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GLASS v. KEMPER CORP.

June 25, 1996

GREGORY GLASS, Plaintiff,
v.
KEMPER CORPORATION, et al., Defendants.



The opinion of the court was delivered by: ALESIA

 Before the court is defendant Michael Oberst's motion to dismiss Counts I and VI of plaintiff Gregory Glass's second amended complaint pursuant to Federal Rule of Civil Procedure 12(b)(2). For the reasons that follow, the court grants Oberst's motion to dismiss.

 I. BACKGROUND

 In its earlier opinion dismissing Count VI against Oberst's co-defendants, the court set out the events leading up to this litigation. See Glass v. Kemper, 920 F. Supp. 928 (N.D. Ill. 1996). All of those facts need not be repeated here, but the court will recount the facts that relate specifically to Oberst and his motion to dismiss.

 A. Events preceding Glass's lawsuit1

 In November 1992, Glass began working for Kepro, S.A. ("Kepro"), and defendant Prime Group, Inc. ("Prime"), in Barcelona, Spain, on the development of a shopping mall to be known as Diagonal Mar. Kepro and Prime were developing the mall for Kemper Corporation ("Kemper"). In May 1993, Oberst was hired by Kemper Financial Services, Inc. ("Kemper Financial"), a wholly owned subsidiary of Kemper, to oversee Kemper's Spanish real estate investments, including Diagonal Mar.

 Oberst initially was named a vice president of Kemper Financial. In May 1994, Kemper took control of Kepro, Prime, and other entities affiliated with Diagonal Mar. At that time, Oberst became a Kemper employee and vice president, and was named managing director of Kepro and its Spanish subsidiaries and assumed responsibility for managing the overall development of Diagonal Mar. Also at that time, Glass became a Kemper employee under Oberst.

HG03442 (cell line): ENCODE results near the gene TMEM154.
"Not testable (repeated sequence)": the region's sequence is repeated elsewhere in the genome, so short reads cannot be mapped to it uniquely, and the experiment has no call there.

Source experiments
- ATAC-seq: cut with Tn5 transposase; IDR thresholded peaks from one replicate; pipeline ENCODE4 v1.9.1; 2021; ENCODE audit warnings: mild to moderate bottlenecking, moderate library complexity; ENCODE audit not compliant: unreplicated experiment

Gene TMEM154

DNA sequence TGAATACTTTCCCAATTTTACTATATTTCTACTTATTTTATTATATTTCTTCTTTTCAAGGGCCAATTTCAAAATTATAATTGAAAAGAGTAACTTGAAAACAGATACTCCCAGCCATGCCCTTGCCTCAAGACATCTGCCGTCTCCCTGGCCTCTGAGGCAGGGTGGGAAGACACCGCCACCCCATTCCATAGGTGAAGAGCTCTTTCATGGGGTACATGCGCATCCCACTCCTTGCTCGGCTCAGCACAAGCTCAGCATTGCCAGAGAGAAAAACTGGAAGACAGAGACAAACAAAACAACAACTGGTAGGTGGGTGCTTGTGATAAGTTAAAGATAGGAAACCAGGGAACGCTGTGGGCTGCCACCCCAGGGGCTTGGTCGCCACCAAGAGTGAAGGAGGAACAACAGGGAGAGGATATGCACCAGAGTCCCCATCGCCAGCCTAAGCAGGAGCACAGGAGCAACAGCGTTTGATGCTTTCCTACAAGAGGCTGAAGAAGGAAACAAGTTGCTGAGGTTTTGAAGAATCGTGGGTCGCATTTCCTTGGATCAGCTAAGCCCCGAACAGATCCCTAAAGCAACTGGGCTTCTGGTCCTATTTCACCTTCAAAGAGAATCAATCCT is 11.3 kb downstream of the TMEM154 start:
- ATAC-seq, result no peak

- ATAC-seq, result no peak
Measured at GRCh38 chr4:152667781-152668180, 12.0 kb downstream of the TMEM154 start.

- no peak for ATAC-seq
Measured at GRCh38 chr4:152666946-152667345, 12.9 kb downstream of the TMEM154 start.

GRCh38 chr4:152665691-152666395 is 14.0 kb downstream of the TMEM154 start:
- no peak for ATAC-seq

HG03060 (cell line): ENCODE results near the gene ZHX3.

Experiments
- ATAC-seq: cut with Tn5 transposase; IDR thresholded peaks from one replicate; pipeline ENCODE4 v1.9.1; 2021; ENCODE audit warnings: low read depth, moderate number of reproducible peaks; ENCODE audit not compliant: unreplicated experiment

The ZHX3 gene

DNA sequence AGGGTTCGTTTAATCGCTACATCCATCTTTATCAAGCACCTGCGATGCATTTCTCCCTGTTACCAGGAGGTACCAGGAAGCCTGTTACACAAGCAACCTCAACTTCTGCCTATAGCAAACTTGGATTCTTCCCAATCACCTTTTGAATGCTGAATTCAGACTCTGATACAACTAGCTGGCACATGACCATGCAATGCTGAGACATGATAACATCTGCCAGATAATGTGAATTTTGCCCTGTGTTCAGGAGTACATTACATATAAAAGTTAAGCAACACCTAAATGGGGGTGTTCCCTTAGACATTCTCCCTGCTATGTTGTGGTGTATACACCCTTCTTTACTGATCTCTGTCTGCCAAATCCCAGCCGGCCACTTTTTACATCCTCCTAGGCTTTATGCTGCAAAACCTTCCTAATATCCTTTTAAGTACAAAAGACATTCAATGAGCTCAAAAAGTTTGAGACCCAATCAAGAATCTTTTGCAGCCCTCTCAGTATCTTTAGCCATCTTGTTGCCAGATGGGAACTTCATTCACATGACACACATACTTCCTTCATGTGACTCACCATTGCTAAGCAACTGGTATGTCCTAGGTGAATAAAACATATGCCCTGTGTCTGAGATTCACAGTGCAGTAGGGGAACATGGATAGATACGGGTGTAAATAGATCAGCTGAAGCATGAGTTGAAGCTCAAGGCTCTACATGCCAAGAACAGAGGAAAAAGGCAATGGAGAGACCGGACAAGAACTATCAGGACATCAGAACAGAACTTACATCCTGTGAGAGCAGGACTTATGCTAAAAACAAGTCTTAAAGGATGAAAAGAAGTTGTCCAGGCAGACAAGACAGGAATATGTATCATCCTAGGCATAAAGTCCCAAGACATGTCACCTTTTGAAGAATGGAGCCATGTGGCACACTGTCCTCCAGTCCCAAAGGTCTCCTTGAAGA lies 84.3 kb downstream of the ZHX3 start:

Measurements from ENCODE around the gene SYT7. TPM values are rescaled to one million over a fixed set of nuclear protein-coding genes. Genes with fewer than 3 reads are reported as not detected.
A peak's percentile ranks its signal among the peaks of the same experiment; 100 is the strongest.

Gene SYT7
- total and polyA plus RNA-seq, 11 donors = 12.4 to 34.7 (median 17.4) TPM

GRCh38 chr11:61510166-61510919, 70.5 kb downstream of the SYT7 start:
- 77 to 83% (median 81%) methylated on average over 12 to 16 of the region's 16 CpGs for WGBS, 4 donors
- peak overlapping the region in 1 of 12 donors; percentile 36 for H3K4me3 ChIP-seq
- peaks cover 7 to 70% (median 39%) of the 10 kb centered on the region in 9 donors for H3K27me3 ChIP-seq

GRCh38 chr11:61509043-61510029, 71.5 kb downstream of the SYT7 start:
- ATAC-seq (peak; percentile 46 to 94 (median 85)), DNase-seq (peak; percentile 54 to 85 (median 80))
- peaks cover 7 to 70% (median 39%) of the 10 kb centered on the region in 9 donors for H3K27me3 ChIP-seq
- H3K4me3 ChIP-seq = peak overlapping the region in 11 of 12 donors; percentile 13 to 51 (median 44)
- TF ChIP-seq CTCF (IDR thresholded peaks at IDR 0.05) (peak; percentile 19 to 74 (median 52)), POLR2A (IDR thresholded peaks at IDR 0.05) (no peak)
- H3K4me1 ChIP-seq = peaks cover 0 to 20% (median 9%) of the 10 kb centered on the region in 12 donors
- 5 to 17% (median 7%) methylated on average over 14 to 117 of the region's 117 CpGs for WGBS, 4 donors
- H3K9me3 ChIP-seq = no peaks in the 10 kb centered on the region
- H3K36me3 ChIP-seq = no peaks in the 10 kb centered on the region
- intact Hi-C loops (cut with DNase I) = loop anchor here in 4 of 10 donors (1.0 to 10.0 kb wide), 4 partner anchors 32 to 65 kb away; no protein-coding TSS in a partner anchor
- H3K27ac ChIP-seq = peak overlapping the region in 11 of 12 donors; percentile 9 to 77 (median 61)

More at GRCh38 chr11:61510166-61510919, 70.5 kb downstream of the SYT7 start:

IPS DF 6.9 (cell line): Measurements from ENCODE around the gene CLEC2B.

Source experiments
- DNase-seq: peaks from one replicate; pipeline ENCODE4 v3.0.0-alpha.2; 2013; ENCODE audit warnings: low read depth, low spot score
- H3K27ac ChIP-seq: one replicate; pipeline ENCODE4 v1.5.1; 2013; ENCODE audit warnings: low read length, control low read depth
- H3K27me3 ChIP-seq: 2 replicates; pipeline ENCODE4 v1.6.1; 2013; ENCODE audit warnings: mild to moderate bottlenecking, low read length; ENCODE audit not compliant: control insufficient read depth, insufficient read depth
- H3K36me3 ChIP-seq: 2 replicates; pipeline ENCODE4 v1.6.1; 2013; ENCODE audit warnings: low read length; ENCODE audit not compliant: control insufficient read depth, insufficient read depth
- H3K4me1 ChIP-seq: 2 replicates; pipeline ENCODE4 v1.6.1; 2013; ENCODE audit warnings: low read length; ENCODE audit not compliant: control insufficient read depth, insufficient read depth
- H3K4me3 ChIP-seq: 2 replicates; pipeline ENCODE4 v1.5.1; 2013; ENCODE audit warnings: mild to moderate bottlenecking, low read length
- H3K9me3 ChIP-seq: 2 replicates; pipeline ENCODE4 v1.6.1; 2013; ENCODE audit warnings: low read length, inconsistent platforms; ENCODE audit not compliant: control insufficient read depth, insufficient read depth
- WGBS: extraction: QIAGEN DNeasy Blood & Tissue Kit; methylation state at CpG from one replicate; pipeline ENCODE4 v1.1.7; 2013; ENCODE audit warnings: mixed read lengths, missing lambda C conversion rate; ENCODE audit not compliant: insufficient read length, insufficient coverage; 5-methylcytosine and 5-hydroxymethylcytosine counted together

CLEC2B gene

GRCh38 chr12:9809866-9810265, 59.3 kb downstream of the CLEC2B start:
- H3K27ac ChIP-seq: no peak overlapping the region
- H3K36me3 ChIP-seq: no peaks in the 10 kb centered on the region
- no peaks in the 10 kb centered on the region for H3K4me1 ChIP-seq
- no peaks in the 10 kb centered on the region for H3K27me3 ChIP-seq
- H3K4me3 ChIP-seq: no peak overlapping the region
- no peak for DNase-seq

Oberst and Glass began negotiations for Glass's new employment agreement. However, in October 1994, Kemper, through Oberst, fired Glass. Glass filed a lawsuit in this court, *fn2" alleging various counts against various defendants. Against Oberst, Glass brought claims of fraud, based on the negotiations between Oberst and Glass, and violation of the Illinois Wage Payment and Collection Act.

 B. Oberst's contacts with Illinois3

 Oberst currently lives in California, and lived in California prior to working for Kemper Financial and Kemper. From May 1, 1993, through December 3, 1995, Oberst lived as a legal Spanish resident in Barcelona, Spain. Oberst never has lived or maintained a residence in Illinois, owned real property in Illinois, maintained an office in Illinois, maintained a telephone number in Illinois, voted or been liable for income taxes in Illinois, or held a job in which he was based in Illinois.

 From September 1988 through April 1993, Oberst worked as a senior vice president for Homart Development Company, which had its headquarters in Chicago. Oberst's office was in California, and he managed real estate projects in California and Texas. Since Homart was based in Chicago, Oberst's supervisors directed him to attend business events in Illinois periodically. Oberst made about four trips per year to Chicago during his employment with Homart.

 Before hiring Oberst, Kemper Financial required Oberst to interview at its Chicago office. After hiring Oberst, Kemper Financial required Oberst to spend his first week in its Chicago office for orientation and to prepare to move to Barcelona. After that first week, Oberst was based in Barcelona.